One year, I designed the float with those colored plastic, (Wasn't everything plastic back then?) four engined airplanes which I believe I received from the throws of the prior year. I used cotton balls to create the clouds which "floated" in front of a painted blue vertical background. Back then, we kids were seriously into the environment recycling all kinds of junk to enhance our special entry. We'd glue Life Savers, doilies, pins, MandM's, moss, sticks and stones, colored buttons stolen from granny's button jar, and Scrabble chips to misspell Marty Graw!

I wonder if any New Orleans mother ever got their shoe boxes back on Ash Wednesday or ever even wanted them back!

Copyright 2017/ Ben Bensen III

Saturday, December 24, 2016

The only record left of Santa Viking's existence.

Good Christmas Eve Saturday, y'all.
I am happy to report that I survived my ordeal yesterday with Mother Nature. I was afraid I would do something stupid and wreck Christmas, but, after about six hours of yard work, I am pleasantly surprised. 
Speaking about Christmas, this is my Santa Viking pic from yesteryear. When our family had young kids to celebrate Christmas, we'd ship our gifts to them from SoCal. My two brothers started a bogus Christmas company call "Dudenheimer Productions". Tee, Brian and I would look with much anticipation for all the zany silliness my brothers could conjure up.
It was always a fun time under the tree!
In retaliation, I started sending our gifts from "Santa Viking" who'd ravage and pillage and plunder... and blunder his way into the hearts of many a little Bensen! Many Polaroids later, this is the only record of Santa Viking's existence.
Enjoy... I think!
In case I forget, let me wish you all a wonderful Christmas. My Facebook and Google friends are the best...

Copyright 2016/Ben Bensen III

Monday, December 12, 2016

"Come All Ye Faithful..."

Holy Trinity Cathedral
"When we get there, I don't think we need to stay too long," my wife said. I thought to myself well what's the big deal. It's kinda rude just to show your face and then, run!

"Okay, whatever," I acquiesced.

When we arrived at the Holy Trinity Cathedral in New Orleans, which I later found out was first Greek Orthodox Church in North or South America, the parking lot was almost full.

About two Saturdays ago, I moseyed over for a cup of coffee and some abuse from the gang at Gus's restaurant, but there was no one or cars to be found as is usual. There was an envelope taped to the locked door of the restaurant. I wasn't sealed so I decided to open it up and see what was the reason for everyone's Saturday no show.

Written on a torn, half sheet of yellow ledger paper by a local landscape gardener, Steve Smith, was his condolences to the owner, Gus Michailakis. The first thing that crossed my mind was that Gus had complications from his inner ear surgery and passed away. 

I was not the only friend who shared that concern.

Sketchy information from close friends who spoke to witnesses said that on Friday night, with little or no warning, the eldest son, George, left the kitchen where he was working and went into the men's bathroom to end it all. George was the eldest son with a history of mental illness. One shot was all that was heard.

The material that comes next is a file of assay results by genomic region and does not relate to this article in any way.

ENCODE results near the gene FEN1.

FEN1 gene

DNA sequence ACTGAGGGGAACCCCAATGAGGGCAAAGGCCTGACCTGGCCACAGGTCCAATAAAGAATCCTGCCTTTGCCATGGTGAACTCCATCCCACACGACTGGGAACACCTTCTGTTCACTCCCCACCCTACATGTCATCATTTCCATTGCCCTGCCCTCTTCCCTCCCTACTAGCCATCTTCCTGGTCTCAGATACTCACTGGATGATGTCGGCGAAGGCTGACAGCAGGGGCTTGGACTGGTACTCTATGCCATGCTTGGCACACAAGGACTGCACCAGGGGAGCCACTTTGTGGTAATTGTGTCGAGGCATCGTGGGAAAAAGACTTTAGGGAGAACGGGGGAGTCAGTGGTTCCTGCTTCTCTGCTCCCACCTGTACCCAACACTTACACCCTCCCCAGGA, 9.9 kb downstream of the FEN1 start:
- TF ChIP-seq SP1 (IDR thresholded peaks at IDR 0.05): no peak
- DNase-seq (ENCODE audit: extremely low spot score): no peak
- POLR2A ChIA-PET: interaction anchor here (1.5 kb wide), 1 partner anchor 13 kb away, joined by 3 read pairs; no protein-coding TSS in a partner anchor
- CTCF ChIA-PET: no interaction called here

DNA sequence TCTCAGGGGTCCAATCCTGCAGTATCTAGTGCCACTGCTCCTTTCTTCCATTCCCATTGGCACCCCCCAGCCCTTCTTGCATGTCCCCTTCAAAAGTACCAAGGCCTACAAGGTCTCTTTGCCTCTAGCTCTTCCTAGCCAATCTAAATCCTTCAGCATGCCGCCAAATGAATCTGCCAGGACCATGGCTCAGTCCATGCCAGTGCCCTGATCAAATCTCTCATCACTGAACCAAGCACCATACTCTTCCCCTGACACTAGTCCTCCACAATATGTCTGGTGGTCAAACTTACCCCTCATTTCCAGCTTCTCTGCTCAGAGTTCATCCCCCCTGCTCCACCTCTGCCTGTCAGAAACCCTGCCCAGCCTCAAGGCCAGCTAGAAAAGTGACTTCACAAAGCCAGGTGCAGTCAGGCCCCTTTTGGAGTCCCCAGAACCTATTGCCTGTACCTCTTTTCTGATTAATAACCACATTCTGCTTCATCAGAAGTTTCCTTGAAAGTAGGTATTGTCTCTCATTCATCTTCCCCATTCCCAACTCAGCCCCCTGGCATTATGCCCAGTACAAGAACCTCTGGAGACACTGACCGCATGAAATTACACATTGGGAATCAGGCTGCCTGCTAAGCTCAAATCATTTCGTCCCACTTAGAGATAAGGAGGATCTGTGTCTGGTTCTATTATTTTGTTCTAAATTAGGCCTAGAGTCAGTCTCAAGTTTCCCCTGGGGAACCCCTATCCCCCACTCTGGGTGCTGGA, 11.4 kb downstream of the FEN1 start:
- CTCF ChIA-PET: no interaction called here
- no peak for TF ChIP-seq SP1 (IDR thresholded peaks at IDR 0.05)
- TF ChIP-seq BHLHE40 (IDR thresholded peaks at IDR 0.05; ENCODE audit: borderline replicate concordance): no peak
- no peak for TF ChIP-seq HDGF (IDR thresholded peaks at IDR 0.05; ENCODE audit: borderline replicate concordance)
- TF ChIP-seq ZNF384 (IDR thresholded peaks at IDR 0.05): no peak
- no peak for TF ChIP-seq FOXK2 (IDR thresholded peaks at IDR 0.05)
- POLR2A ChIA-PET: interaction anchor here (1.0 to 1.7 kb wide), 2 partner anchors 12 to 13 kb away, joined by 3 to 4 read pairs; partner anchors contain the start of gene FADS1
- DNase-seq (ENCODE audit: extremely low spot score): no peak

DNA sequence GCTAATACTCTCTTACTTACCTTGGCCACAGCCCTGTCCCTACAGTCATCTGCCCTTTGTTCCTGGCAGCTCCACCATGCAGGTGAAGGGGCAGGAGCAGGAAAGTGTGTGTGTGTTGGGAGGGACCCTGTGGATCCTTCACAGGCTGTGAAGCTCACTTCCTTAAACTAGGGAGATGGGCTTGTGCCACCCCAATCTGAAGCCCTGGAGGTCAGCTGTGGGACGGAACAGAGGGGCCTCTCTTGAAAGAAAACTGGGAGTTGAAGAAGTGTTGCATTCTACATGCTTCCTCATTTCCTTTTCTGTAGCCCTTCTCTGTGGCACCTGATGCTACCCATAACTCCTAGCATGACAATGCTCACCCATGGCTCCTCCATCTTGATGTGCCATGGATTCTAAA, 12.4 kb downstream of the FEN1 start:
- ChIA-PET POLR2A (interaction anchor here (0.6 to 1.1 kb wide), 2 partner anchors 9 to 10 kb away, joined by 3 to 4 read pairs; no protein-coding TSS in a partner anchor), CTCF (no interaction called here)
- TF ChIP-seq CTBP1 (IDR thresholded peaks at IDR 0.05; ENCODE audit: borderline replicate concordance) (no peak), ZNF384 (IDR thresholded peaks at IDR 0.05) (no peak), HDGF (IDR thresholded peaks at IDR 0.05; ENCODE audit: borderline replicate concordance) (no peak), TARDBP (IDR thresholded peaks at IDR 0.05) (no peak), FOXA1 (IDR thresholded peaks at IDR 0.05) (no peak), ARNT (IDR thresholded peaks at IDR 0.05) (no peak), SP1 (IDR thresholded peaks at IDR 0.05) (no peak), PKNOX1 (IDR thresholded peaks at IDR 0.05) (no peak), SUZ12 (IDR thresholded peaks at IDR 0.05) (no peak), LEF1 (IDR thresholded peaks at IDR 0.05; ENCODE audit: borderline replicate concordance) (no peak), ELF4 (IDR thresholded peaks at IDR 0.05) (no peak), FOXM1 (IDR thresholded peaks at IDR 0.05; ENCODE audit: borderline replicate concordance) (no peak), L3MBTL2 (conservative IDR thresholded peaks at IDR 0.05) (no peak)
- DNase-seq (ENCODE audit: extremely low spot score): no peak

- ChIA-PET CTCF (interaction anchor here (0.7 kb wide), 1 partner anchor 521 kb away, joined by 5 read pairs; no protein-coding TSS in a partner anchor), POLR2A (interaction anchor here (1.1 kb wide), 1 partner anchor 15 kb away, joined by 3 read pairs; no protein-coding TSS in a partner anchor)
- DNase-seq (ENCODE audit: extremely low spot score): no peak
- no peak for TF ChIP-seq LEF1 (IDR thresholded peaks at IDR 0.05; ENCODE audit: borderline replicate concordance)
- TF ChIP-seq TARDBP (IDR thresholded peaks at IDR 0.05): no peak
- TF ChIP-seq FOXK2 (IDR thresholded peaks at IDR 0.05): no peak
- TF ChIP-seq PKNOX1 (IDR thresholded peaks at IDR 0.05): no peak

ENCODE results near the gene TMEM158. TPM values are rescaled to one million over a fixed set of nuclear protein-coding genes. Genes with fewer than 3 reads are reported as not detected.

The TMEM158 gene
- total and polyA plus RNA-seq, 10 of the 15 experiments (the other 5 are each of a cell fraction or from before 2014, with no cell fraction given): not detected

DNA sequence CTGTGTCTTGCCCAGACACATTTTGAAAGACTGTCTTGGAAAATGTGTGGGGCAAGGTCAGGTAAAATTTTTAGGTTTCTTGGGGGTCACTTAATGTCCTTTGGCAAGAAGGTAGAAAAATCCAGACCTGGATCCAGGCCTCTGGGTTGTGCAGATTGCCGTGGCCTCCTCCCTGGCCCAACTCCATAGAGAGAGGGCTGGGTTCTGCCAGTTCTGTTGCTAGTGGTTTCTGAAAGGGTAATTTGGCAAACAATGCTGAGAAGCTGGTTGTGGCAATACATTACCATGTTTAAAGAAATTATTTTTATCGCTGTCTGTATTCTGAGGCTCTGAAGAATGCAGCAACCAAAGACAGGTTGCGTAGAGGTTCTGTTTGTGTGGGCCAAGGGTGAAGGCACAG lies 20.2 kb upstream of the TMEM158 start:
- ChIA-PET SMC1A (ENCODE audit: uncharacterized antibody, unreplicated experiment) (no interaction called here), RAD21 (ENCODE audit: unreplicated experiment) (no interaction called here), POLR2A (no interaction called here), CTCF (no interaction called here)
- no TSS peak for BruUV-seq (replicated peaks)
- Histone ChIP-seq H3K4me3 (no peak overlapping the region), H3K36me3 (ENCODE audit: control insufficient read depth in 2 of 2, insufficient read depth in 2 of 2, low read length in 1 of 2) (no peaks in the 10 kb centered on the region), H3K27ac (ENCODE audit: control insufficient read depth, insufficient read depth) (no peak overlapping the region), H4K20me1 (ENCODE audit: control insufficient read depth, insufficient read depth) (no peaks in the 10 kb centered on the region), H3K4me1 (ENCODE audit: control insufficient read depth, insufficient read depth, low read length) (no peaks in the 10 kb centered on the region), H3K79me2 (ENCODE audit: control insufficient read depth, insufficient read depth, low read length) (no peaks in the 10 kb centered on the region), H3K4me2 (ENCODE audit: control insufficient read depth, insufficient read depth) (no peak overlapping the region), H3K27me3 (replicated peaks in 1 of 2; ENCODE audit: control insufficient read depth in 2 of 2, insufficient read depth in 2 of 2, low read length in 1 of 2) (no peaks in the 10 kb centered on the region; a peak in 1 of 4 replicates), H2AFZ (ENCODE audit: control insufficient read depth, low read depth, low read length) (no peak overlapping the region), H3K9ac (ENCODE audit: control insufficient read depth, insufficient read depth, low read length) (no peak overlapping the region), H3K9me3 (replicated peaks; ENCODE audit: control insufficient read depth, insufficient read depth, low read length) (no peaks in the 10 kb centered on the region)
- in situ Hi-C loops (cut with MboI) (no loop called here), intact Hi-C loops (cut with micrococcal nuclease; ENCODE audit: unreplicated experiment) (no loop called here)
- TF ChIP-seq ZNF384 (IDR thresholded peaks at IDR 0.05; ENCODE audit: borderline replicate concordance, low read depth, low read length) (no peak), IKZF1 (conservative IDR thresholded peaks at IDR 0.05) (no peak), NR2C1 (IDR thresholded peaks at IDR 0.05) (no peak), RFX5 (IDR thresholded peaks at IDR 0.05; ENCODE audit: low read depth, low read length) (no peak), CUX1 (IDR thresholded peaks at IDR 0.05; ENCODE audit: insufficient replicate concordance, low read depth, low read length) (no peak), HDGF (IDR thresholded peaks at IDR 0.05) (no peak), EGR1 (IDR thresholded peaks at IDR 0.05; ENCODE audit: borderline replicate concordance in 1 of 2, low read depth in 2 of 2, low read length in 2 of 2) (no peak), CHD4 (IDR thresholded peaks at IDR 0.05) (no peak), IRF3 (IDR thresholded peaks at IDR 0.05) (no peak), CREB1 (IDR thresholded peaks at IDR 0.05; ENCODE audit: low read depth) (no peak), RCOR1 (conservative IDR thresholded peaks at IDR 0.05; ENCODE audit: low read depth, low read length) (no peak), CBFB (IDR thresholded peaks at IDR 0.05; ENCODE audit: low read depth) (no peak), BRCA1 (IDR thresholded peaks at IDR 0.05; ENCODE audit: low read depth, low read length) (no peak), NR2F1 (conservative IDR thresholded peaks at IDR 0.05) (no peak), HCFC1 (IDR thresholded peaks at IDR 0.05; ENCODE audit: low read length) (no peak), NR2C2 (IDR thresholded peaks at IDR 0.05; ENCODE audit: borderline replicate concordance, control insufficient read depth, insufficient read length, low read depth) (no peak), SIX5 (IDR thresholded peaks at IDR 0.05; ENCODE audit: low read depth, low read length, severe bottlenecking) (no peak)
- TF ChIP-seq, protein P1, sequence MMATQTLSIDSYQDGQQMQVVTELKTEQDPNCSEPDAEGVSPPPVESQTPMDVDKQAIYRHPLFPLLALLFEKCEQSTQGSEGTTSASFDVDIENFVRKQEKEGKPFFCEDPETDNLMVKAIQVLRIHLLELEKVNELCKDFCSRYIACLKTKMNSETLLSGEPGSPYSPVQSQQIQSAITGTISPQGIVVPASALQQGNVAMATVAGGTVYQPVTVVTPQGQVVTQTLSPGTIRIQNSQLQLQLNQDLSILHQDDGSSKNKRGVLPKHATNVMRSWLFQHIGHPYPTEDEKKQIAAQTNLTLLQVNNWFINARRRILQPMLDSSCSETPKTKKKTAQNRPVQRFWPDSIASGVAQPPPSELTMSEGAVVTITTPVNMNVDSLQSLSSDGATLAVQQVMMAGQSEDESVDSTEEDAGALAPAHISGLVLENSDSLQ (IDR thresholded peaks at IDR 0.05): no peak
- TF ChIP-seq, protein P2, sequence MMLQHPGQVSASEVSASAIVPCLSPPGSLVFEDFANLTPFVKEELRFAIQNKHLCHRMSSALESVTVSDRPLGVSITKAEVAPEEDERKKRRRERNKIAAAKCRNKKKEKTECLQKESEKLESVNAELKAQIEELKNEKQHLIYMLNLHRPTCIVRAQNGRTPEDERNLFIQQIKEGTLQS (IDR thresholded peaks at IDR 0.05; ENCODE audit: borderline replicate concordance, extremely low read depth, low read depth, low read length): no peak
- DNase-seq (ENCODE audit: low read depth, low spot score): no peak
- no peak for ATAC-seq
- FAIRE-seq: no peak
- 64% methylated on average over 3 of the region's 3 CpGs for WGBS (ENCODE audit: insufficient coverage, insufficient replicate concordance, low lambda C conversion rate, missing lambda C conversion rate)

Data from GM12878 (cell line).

Naturally, chaos ensued. The restaurant wasn't crowded at that time, but patrons poured out of the door into the parking lot. The local police showed as did the ambulance. Out of respect for the family, none of the patrons asked and little information was divulged. At this point, one week later, the details of his death don't seem so important.

Waiting our turn to see George in repose, I noticed in front of me, the neighborhood friend Therese and I ran into as we walked to the church. She stood in front of the casket with tears in her eyes. I looked around to see how precious friendships really are and what a simple neighborhood eatery means to a community. If only George could have understood the important part of his being alive and the out pouring of love that was shown at the crowded church.

I turned my head back towards the casket to notice that, our friend, Debra, touched George's hand which was surrounded by a crystal rosary. Her doing so reminded me of seeing our son in his casket and touching his hand. A hand, though still rather childlike, was a talented hand. Little hands that we had to hold so he wouldn't scratch himself from the many food allergies that plagued him most of his life. Soft hands that could easily grasped a double play ball or tap an errand throw of a football back into his arms. Talented hands that could build and paint model aircraft as well as create marker and charcoal and pastel art. 

The same hands that later would nervously pat me on the head as he passed by never knowing quite how I would receive it, were now cold and gray. It has always stuck with me. As our turn came up to pay our respects, I could tell Therese was beginning to have a hard time coping, for George was Brian and Brian was now, George. But when she met Pam Michailakis, in the receiving line, both mothers hugged and fell into desperate tears. I really don't know what was said or commiserated. I'll never know what it means to share one mother's heartbreak with another mother, but I could tell Tee was already exhausted.

We sat in a pew for a moment or two trying to regain some composure, then we walked back to the car. Starting it up, I slipped a Christmas cd into the player. The first song to play was,"Oh Come All Ye Faithful... It was then that I realized the "twenty minutes" was probably more than enough!

Copyright 2016/ Ben Bensen III

Saturday, December 10, 2016

"The Courthouse Wedding Sketch.. A FollowUp!"

The happy framer, couple and artist!
This is just a follow up to the preceding blog story:  

We, the framer, the couple and me, finally were able to meet at Pineapple Gallery in Mandeville, yesterday. 

For some reason, unbeknownst to me, I was really concerned that they wouldn't love it. Maybe, it had to do with only having a few minutes to complete it! I sometimes wonder what the hell is wrong with me! 

But, they both were ecstatic about the framing as well as the artwork. Whew!

Copyright 2016/Ben Bensen III